The Los Angeles City Council opted to end oil and gas drilling within the city’s limits in a historic Friday vote. The decision was unanimous, with 12-0 in favor of a draft ordinance phasing out existing fossil fuel wells and banning new ones. LA will end all of its current oil and gas drilling within the next 20 years, and no new in-city extraction operations will be approved.
“When this ordinance goes into place, there will be no new oil and gas production whatsoever,” council member Paul Krekorian said during the council meeting, according to a report from Scientific American. “That’s a pretty monumental step that we’re taking.”
And your reaction to this news was, “There are oil wells in LA?”, you’ll be shocked to learn that Los Angeles is the largest urban oil field in the country. The city has 26 distinct oil and gas fields and more than 5,000 oil and gas wells, according to the city planning department.
Los Angeles was founded as an oil town. By 1930, California was producing about one quarter of the world’s total oil, in large part because of the contributions of the LA region. And that history has continued on, through the ubiquitous presence of both active and inactive wells.
Many of those wells are sequestered in industrial areas like Wilmington and Harbor Gateway, but rigs also operate in residential and commercial areas, where people live and are exposed to the resulting pollution. There are oil wells in Downtown, West LA, South LA, and in the Northwest San Fernando Valley, the planning department noted. More than 3.7 million LA residents live within a quarter-mile of an active or idle well, according to STAND-LA, the grassroots environmental justice coalition that led the initiative to ban drilling within the city.
Fossil fuel wells emit carcinogenic toxins like benzene, hydrogen sulfide, and formaldehyde, even (and sometimes especially) when they’ve been abandoned and left inactive. Health research has demonstrated that living near oil and gas development can increase the risk of certain types of cancer, lung problems like asthma, pre-term birth, and other issues associated with air pollution.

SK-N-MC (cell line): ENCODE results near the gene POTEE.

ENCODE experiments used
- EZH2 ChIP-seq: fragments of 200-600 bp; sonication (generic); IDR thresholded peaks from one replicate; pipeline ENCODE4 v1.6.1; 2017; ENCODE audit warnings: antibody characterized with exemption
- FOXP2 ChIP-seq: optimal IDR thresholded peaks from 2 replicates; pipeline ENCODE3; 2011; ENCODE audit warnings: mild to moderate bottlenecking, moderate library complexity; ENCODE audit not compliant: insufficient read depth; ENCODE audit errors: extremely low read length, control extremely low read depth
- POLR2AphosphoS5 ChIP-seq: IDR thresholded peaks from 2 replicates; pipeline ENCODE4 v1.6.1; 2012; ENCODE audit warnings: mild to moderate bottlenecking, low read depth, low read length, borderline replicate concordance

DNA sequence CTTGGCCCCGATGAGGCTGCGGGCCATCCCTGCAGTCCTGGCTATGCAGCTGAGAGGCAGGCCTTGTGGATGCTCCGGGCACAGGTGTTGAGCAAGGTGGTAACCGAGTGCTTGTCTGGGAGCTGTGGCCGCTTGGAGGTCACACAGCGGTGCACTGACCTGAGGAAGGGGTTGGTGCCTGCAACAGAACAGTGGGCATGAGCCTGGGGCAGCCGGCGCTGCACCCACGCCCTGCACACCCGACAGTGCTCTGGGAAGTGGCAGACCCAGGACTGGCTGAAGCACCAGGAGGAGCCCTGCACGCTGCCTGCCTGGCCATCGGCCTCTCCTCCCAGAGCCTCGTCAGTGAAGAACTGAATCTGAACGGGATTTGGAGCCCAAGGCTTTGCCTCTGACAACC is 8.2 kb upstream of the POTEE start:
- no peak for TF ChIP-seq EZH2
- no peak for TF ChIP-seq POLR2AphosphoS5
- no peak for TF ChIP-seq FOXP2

Industrial air pollution disproportionately burdens communities of color, and oil and gas extraction in LA is no exception. For decades, these fossil fuel operations in Los Angeles have existed in closest proximity to predominately Black communities, because of purposeful zoning decisions and city policies. “This ordinance will amend decades of racist land use decisions that concentrated oil drilling in Black and Brown communities,” wrote STAND-LA in a press release celebrating the council vote.
Earlier this year, California’s state legislature voted to ban new oil wells near sensitive locations like neighborhoods, schools, and parks, and this new LA council decision is an even more sweeping action that takes the city and state closer to previously stated long-term climate goals like carbon neutrality.
Not every fossil fuel company operating in LA will have a full two decades to stop extraction. The city says it will soon begin a study assessing how much time each oil or gas well would need to recoup its initial investment costs. Depending on the outcomes of that assessment, the city council may require companies to shut down on a shorter timeline (i.e., when they’ve earned back their capital costs).
In response to the pending legislation, the California Independent Petroleum Association, an industry group, sent a letter to city officials in October contesting the scientifically proven air quality and health impacts of fossil fuel extraction. Counterintuitively, the letter also claimed that ceasing drilling in LA would lead to more foreign oil imports, which the trade association said could worsen air quality along the coast and near points of import. Further, CIPA pointed to one estimate claiming the fossil fuel industry brings in $250 million to the city’s general funds.
James Watt, CEO of Warren, one of the companies operating drill rigs in LA, said his company would use “all available legal resources” to respond to the new rules—indicating a possible lawsuit in an interview with the Los Angeles Times. Watt also dubiously claimed pollution from Warren’s drilling was on “par with that of a fast-food restaurant.” Even if that were true, air pollution from eateries is nothing to scoff at.